The MotoGP track limits controversy returned on Sunday at Mugello where penalties were awarded after all three races.

In Moto3, Pedro Acosta and Sergio Garcia were docked one position (to eighth and ninth respectively) for final lap infringements.

But the most costly penalty came in Moto2, where Joe Roberts was stripped of a first podium of the season for making slight contact with the green paint, outside of the white line, on the exit of Turn 5 on the final lap.

Joan Mir and Miguel Oliveira then committed the same infringement, at the same corner, on the last lap of the MotoGP race, but by penalising them both one position they ultimately remained second and third.

If riders exceed track limits during most of a race, warnings are issued via the dashboard, followed by a long-lap penalty for repeat offenders.

But because it's too late to issue a long-lap penalty on the final lap, the offending rider is instead docked one position after the race, if they are judged to have run wide and therefore gained an advantage while in a close battle.

The biggest complaint from the riders on Sunday was that the green paint in question on the exit of Turn 5 – for which the Roberts, Oliveira and Mir penalties were given – should not have been considered a track limits area.

That's because riders had already turned the corner by that stage and were simply accelerating in a straight line, with the bike upright, from the kerbing back onto the asphalt.

But rather than gently merging the allowed kerb area back to the track via a tapering white line, there was a sharp cut-off, creating a corner of green paint which the offending riders rode across.

"It's true that the rules are the rules, but sometimes we need to be a little bit more flexible, because for me Joe Roberts did nothing wrong," said Maverick Vinales, who was penalised for a small track limit infringement in Portimao qualifying earlier this year. "Also Miguel [and Mir].

"For example, if where Roberts touched the green paint there was grass, nothing would happen, because he's really straight by that point.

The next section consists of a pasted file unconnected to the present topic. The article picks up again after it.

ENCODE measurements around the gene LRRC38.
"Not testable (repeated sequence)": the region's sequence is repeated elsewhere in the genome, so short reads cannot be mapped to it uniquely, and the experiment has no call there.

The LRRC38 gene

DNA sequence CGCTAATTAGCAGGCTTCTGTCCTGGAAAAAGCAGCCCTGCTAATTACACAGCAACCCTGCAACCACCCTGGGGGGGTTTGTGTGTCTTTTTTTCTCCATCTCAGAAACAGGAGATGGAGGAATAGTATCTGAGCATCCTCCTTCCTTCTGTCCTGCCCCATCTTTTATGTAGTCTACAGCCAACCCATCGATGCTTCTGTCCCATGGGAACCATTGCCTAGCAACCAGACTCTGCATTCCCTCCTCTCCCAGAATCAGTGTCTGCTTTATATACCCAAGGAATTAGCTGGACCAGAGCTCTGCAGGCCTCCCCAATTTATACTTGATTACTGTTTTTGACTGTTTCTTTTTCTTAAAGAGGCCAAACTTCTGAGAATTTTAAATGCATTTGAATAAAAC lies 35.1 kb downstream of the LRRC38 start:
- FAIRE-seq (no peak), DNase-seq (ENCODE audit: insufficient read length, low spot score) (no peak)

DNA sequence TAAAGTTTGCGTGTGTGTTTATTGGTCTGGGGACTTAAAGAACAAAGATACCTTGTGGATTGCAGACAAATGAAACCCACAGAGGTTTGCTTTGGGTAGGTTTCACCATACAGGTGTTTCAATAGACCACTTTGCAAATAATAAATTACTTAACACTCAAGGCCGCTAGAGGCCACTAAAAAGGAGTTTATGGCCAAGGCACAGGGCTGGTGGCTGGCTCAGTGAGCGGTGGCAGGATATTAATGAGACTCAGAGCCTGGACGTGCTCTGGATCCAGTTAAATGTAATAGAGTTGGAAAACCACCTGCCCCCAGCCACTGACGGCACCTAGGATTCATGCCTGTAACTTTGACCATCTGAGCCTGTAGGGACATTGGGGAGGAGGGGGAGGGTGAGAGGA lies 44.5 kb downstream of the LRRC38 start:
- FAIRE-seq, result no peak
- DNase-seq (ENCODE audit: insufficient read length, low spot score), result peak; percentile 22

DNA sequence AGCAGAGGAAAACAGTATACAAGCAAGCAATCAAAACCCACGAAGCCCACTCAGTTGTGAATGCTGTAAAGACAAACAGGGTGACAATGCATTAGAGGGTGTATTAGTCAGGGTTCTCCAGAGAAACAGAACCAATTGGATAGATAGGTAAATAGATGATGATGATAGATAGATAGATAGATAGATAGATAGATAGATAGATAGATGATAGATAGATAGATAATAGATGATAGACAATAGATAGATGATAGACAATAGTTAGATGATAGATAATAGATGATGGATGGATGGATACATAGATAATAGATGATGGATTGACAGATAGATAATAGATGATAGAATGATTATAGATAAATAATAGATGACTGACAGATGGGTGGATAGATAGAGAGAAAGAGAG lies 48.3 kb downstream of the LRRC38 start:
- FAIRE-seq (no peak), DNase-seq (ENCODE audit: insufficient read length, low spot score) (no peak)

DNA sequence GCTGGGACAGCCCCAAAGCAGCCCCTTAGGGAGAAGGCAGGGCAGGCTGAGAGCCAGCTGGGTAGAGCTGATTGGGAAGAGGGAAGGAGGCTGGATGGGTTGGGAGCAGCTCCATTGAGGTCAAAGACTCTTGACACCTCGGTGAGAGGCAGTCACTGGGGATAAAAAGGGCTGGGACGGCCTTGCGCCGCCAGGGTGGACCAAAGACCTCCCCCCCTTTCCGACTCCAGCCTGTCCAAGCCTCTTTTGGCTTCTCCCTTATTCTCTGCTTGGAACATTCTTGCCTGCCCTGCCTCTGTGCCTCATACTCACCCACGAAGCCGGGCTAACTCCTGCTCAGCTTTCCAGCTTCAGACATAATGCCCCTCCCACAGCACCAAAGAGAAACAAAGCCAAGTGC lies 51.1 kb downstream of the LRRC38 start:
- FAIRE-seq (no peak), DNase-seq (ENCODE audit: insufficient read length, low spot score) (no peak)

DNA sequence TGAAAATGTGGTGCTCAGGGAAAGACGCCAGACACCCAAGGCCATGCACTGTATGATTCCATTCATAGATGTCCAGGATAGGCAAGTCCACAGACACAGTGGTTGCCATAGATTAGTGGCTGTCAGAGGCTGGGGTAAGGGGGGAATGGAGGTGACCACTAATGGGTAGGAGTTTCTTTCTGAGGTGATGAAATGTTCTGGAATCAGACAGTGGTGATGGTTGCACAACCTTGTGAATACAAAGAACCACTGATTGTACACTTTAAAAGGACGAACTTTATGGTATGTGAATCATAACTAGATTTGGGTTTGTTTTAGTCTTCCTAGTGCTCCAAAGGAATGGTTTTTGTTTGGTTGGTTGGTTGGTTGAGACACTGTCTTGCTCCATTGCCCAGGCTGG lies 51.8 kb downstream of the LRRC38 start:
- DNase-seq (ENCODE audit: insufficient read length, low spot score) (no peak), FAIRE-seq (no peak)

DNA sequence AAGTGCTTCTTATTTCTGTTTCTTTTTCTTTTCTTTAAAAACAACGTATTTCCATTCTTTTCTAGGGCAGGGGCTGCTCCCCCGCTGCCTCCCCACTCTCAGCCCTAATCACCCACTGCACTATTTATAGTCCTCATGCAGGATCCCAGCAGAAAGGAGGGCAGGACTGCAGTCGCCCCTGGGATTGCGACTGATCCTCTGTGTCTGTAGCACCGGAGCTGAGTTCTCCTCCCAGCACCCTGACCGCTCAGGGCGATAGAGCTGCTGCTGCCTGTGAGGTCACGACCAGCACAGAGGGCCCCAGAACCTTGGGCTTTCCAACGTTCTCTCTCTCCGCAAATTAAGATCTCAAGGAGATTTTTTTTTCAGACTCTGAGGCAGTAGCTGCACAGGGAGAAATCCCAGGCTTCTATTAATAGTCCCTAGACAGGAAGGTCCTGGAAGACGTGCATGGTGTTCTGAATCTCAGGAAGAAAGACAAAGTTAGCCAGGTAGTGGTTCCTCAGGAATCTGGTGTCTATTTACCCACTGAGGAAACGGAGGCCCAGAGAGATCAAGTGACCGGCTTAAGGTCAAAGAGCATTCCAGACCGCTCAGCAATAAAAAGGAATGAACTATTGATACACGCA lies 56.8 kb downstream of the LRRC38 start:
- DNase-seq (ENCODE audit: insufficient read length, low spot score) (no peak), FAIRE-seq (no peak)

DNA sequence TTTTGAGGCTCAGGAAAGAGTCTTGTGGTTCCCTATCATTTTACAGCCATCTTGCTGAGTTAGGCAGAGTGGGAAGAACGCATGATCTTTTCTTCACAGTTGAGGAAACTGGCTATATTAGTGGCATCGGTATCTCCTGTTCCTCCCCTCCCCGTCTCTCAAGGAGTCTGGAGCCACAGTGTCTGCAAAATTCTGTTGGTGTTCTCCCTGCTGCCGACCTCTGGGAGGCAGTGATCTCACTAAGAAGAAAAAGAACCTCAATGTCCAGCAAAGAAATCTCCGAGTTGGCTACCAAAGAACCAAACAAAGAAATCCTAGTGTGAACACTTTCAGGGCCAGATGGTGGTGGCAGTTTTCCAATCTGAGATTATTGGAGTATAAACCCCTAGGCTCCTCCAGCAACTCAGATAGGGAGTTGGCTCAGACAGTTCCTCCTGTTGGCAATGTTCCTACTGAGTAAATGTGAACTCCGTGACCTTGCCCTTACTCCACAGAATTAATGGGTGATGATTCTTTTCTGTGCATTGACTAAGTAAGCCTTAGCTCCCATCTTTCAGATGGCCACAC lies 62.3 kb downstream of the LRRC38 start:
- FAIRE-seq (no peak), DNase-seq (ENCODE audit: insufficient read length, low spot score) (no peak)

"If you go out of the track while you are still exiting the corner, for example in Turn 9 [Arrabbiata 2], it's normal to have a warning. But [not] there in Turn 5.

"It's tough, because it happened to me in Portimão and it destroyed my result and actually we didn't even know. Nobody said, 'you touched the green'.

"We should work and sometimes be more flexible. Today Joe Roberts should be on the podium, because he did nothing wrong."

Ducati's Jack Miller agreed that the way the Turn 5 kerbing suddenly ended created the track limits issue.

"I think the kerb should've been painted all the way, or more of an angle, not sharp, a more natural line," he said. "At the end of the day, Joe Roberts losing that position was in my opinion bullshit.

"He deserved it 100%. He fought for that win. He didn’t gain anything. Even if it was grass or wet astroturf [rather than green paint] nothing would’ve happened by riding across it like that.

"We discussed [track limits] in the Safety Commission on Friday here. I’m sure it’ll be at the next one also. The problem is when you put rules it creates grey areas. But we’re trying to make it safer, and we clearly need to work harder and do better."

World champion Mir recognised  there must be limits in place to stop riders exploiting what should be 'emergency' run-off areas on the outside of kerbs for greater speed.

"I didn't even realise that Miguel was touching the green, and that I touched the green. I need to look at the images. But track limits is something that if we don't put a limit, it can be really dangerous," he said.

"Because you can go every time [further] out of the track, and after the green, there's grass. And if nobody says anything about the green, we will touch the grass, and we will make the track wider."

The Suzuki rider's main suggestion was that the FIM Stewards use more discretion in their last-lap decisions, rather than relying totally on the sensors located outside the kerbing that measure even the tiniest touch of a tyre.

"It's not easy, because they will say 'no, it's better if the machine decides', but in the last laps, if you know about racing, you understand if a rider gained time or not," he said.

"So maybe a bit more of the human side, this is what I mean. Discuss a little bit. Because we give 100% all the weekend for the race, and just for 1mm, 2mm, we can lose the podium, so it's not fair.

"I agree with the yellow flags, I agree with all of that, because it means safety, but I'm a rider and I know that there are sometimes things that are not really fair. So yes, a bit of human side would be better."

For his part, Roberts - who only found out he had lost the podium as he was about to ride into parc ferme - was philosophical about the penalty.

“We had done an excellent job and the podium was ours. Unfortunately I touched the green and the race direction penalised me by taking away a position. That's the way it went, but let's take what's positive: we had a great race after a difficult weekend," said the American.